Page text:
Since the Futures Institute is only now in the process of being defined, the development of a comprehensive and detailed strategic plan seems at best premature. I have made the decision to have at least a part of the process of defining the Futures Institute by the doing of it rather than the thinking about it. In like form, the development of the mission statement:
To provide a forum for communities of investigators to explore, evaluate and propose responses to socio-economic, technological, and educational trends and developments that will frame the future of CPCC and ensure its readiness for a changing environment.
This forum provides only a philosophical place of departure from which detail and structure can be added as it seems appropriate or necessary.
As broad concepts of what the Futures Institute could become are presented to groups around the School and in the community, the Institute itself begins to take form, goals begin to emerge, possibilities broaden, and the formulation of the strategic plan begins to gather momentum. With this in mind, I have written a framework for a strategic plan, a foundation upon which a detailed plan could be written, rather than attempt to delineate a the plan itself.
Since no clear idea of what the Futures Institute would eventually become had been established, it seemed prudent to form an advisory committee that had the charge of getting the ball rolling. The product of discussions with the steering committee and many other discussions with individuals and groups both inside CPCC and in the greater community follows. First, an electronic platform was selected, Moodle, to allow, as outlined in the Mission Statement, "communities of investigators to explore, evaluate and propose responses to socio-economic, technological, and educational trends and developments that will frame the future of CPCC and ensure its readiness for a changing environment." This simple platform provides the required web-based forum that has as its primary functionality, free-flowing communication within and among communities interested, knowledgeable and passionate about a particular area of investigation.
Communities of Investigators
Each community is established around a common theme, trend, technology, etc and is provided with a Facilitator. Participants can either be invited into the community by the facilitator or can self select into the community based on background, research, expertise, or interest. Participants can be from within the college, but external participation will be strongly encouraged in an attempt to broaden the vision of all. The Facilitator will function as one who (from Merriam Webster, "makes easier or less difficult : free from difficulty or impediment") the communication process and the building of community. The facilitator is not the chief of the project, not the sage on the stage, but rather the protagonist, the supporter, and its champion. The facilitator is given direction, training, and extensive resources in the delicate art of facilitation. It is believed that the success of each community is a function, in large part, of the facilitator, so much time will be spend in the development of these skills.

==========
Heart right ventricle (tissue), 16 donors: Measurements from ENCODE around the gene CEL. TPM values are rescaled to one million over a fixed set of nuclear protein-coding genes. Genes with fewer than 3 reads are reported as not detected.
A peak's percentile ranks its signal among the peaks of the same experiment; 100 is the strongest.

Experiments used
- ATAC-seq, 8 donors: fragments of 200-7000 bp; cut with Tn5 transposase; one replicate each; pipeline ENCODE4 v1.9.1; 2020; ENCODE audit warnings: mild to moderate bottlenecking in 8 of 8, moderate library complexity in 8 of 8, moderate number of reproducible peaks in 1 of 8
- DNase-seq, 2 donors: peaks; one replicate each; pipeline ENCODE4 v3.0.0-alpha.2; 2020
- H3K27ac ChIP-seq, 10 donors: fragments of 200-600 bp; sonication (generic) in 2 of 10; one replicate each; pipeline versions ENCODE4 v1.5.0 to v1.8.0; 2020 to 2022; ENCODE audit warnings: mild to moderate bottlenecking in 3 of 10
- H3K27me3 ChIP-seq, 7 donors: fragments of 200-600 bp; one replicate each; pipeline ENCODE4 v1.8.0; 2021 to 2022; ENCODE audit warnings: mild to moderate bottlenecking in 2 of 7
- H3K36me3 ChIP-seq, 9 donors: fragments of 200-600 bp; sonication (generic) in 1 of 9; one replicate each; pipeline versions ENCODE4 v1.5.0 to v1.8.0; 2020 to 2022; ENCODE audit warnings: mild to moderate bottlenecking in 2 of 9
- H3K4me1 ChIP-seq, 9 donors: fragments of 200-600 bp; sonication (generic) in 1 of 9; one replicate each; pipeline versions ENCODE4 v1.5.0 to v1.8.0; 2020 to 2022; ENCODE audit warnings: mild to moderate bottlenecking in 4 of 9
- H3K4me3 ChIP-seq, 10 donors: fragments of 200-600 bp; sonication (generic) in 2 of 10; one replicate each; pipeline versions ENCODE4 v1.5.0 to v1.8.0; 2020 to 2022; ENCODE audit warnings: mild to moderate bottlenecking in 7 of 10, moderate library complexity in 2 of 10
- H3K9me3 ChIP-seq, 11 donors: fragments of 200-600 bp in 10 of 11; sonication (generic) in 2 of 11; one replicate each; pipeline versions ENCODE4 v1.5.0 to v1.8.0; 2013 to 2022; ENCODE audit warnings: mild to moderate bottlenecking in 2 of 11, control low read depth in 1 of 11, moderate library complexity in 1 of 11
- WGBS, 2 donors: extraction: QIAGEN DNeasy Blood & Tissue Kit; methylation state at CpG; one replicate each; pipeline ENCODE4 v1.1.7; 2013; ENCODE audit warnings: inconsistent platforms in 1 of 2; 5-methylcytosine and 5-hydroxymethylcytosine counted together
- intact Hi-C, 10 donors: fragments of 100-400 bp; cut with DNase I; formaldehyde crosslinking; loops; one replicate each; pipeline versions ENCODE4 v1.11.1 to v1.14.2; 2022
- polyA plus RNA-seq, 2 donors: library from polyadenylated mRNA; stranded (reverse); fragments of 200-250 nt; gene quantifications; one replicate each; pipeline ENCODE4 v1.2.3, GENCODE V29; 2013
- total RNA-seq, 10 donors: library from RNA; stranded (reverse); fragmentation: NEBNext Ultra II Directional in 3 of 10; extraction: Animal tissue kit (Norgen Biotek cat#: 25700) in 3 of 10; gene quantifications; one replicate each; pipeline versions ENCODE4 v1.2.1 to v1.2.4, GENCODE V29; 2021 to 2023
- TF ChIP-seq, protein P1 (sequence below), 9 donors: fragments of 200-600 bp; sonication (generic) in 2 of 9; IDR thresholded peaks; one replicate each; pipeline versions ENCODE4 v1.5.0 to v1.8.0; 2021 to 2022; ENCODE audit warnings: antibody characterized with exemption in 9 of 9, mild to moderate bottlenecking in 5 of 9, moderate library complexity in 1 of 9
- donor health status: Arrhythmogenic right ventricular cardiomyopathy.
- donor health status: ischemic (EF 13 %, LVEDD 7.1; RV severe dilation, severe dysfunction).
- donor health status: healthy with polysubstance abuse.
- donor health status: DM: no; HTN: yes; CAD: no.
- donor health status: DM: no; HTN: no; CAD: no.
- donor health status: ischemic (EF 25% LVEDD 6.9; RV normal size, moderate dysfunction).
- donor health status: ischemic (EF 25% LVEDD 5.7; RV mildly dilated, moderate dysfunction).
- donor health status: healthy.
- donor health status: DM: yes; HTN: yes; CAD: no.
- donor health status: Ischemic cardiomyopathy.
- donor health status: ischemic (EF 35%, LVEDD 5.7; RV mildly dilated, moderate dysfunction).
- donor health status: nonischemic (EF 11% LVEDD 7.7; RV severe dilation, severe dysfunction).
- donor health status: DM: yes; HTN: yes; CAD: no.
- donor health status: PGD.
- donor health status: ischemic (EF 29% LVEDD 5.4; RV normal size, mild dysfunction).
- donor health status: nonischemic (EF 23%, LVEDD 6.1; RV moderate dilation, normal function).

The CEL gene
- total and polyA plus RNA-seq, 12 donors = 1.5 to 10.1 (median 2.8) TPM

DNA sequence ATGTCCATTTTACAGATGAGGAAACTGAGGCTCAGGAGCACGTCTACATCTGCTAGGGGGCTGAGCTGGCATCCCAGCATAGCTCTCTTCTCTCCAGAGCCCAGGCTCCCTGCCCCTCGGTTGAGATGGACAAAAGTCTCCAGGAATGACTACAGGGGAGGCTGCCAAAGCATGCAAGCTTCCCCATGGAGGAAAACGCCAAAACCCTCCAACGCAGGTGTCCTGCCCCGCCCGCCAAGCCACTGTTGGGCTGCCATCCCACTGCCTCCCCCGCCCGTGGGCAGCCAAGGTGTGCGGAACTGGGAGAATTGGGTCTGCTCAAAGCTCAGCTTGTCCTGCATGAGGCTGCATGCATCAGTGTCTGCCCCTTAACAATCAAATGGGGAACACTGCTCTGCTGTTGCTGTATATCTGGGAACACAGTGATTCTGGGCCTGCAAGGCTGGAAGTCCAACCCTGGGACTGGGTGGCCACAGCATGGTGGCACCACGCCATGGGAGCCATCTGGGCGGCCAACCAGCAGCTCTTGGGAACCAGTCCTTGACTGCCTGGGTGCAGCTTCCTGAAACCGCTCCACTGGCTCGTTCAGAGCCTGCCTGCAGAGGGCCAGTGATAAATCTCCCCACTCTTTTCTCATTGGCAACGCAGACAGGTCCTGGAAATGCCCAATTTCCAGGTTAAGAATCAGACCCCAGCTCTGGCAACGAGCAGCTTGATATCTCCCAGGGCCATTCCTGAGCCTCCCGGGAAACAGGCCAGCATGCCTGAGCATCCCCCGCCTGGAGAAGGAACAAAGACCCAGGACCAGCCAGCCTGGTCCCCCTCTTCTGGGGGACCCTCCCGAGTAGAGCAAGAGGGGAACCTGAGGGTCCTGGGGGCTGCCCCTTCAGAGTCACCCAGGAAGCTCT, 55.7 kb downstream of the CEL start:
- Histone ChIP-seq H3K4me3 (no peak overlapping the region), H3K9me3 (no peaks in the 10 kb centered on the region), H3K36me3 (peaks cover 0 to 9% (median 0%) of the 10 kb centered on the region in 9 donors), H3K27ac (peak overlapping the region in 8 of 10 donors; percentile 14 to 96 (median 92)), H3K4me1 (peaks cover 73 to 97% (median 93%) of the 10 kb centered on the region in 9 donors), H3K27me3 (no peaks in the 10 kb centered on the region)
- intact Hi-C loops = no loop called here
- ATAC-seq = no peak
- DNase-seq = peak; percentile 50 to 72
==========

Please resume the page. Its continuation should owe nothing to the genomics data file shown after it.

Motivated by Intellectual Pursuit
At this point, it is believed that the communities can only be driven by their own passion for the areas being explored, and thus there will be no paid positions in these communities. However, there will be the possibility of funding for a project or an initiative if it turns out that such is recommended and approved for pursuit. This funding might include release time, stipends, grant funding or other support from the institution. With this model, it will be an individual's interest and passion for the research that drives him/her, with the thought that resources could be made available to bring initiatives to fruition that act as impetus for their dedication.
With the initial purpose of each community being to explore, research and investigate its sometimes loosely defined domain, the pragmatists among us will ask, "what then?" If it is appropriate to assign a goal to a dynamic, on-line, fluid and community, (and this might become an important question) the goal might be taken from the mission statement. To "explore, evaluate and propose responses to" the object(s) of its exploration. For example, a result of the community's work might be for the College to do nothing. The research might indicate that there is nothing that the College can do in response to this trend, no program that can be started at this time. This is important information to have and could conceivably save the College significant resources by avoiding a trendy opportunity that in reality provided no real opportunity.
On the other hand, the community might well be able to focus its research in an area that yields significant opportunity for a productive partnership, a new program of study, a new application of technology, or a new pedagogical paradigm that improves instruction and learning across the College. If this is the case, a group will begin working on a strategic plan to present to Cabinet for approval. Upon approval, funding and implementation issues will be addressed and the new initiative will be brought to fruition.
Whichever decision is made on the initiative --- to move forward, or to do nothing, the community of investigators can decide that the community will continue its work or not. The community might decide that there is still fertile ground that the community can explore, or the community might go through a process of reformation with some change in membership and a new focus, or, finally, the community might disband. In any case, it is expected that The Futures Institute Communities will be in a continuous process of creation and extinction driven by the interest and energy surrounding each area of research.